I’m standing near an enormous leafy tree of some ancient, unknown variety. Suddenly, a branch slowly descends, stopping just before it reaches the pavement. The branch is several feet in diameter and an impressive tree in its own right. It’s so heavy, I wonder why it doesn’t break. The neighbors’ two young children are watching from their window across the street. I decide I should go and tell their father to keep them away from the tree. As I start out in their direction, the branch begins to rise. As it does, it also turns clockwise. By the time I’m across the street, it’s fully upright. The father meets me outside. While we stand there talking, the branch comes down again. His wife and kids join us. We all get into the neighbors’ van and after traveling a short distance we arrive in an old city. We park near a tall marble building. We get out and start to walk. We pass the tree again, and I tell myself to be sure to remember where it is. Around the corner there’s a small restaurant with shiny maple tables and a fireplace. We go in. The neighbors have been there before. They know everyone. The kids’ father asks if I can stay, but instead of answering I leave. I think I know where I’m going, but the streets and buildings have changed. I cross one street and turn left at the next corner, expecting to find the tree. I follow the sidewalk up a gentle rise beside an old cathedral. I turn left at the next street. The buildings on the west side cast a deep shadow. As I walk along, I pass some kind of crazy street performer. He’s a young man partially enclosed in a wire cage, but his feet and hands are free. A few feet beyond, the street narrows and becomes an alley full of trash and tipped over garbage cans. Just before I wake up, or just after, I see the tree again. I’m glad, but I still don’t know where I am.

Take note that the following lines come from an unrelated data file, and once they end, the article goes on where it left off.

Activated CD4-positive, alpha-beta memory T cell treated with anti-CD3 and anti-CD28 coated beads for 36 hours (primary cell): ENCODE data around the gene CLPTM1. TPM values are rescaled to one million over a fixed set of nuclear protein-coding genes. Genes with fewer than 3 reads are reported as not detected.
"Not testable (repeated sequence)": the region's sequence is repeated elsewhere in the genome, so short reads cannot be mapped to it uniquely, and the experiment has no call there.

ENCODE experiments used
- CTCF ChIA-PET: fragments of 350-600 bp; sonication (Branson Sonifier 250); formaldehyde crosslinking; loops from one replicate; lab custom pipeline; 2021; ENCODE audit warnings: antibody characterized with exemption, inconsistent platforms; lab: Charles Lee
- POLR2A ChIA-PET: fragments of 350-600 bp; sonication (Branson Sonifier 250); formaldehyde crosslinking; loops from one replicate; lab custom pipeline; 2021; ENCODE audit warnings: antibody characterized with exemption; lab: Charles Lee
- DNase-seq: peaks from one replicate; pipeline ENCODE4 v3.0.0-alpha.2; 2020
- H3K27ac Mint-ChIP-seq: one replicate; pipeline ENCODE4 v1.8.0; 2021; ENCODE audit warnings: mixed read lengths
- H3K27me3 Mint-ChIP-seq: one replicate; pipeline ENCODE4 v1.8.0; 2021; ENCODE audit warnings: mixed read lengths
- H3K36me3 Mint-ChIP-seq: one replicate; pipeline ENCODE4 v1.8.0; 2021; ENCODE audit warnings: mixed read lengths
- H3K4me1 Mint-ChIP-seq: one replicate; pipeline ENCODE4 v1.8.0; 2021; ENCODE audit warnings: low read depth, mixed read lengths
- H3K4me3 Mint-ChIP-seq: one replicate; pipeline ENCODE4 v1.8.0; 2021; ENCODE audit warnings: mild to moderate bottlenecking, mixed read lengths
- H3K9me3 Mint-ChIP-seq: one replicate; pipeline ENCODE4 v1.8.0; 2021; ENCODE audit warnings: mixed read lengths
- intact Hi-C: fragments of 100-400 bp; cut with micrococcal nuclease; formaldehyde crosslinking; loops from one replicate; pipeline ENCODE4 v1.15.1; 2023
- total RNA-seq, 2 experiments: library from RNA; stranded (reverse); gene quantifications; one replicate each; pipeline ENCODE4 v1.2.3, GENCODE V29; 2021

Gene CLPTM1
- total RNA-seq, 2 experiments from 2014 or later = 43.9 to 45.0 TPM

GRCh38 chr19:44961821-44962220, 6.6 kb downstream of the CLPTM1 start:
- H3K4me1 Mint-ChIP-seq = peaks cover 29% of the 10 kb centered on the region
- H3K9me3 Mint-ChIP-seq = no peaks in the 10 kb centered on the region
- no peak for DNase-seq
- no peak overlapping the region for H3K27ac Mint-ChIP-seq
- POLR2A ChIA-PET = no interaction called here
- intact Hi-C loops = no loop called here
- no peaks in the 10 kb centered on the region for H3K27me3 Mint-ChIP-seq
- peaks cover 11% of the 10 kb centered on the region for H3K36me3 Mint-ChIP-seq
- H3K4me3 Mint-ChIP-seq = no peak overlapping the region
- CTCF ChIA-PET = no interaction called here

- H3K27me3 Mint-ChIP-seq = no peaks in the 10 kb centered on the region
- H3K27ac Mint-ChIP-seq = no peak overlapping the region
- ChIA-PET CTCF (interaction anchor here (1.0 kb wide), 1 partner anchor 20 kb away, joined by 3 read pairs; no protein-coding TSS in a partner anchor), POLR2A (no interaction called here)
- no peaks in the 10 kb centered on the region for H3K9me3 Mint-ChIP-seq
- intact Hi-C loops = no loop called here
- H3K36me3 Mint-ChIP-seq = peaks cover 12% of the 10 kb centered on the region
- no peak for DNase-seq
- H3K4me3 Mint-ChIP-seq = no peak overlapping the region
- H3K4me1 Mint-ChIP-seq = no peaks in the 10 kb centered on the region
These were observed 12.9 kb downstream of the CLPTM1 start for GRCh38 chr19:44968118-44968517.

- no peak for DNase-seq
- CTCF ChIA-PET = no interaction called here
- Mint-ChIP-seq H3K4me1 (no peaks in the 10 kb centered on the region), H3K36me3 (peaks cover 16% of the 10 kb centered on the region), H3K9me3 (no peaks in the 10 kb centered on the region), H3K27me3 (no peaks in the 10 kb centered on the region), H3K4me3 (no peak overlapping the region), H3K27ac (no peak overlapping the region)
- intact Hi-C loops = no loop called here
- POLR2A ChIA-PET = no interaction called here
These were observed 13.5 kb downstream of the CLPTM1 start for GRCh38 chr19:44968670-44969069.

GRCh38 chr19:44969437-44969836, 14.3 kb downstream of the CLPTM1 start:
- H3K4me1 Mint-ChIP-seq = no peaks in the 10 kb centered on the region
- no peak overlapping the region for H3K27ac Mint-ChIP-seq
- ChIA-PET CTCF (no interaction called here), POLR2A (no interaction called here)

Added yesterday to the Annandale Dream Gazette. My thanks, as always, to Lynn Behrendt.

As the Conversation continues, we decide to write each other’s autobiography.

Monday, February 2, 2009

Nowhere Fast, Part 2

On the other hand, what if the universe is a footnote?

* * *

I read Chapter One of Lord of the Flies yesterday. The strange thing is, certain scenes and bits of conversation were familiar, even though I’ve read the book only once, when I was thirteen.

Alternate scenario: Lord of the Pies. A group of boys is stranded on what they first think is an island, but which turns out to be a pie. The pie is one of many on a table in an episode of The Three Stooges. The boys are happy in the beginning, but they meet with a tragic end.

In the Forum: “She’s as Beautiful as a Foot.”

Sunday, February 1, 2009

Nowhere Fast

Here’s something I jotted down a couple of days ago, about the same time I was drawing those strange, ridiculous pictures:

What if the universe is waiting for an answer?

In the Forum: music to die for.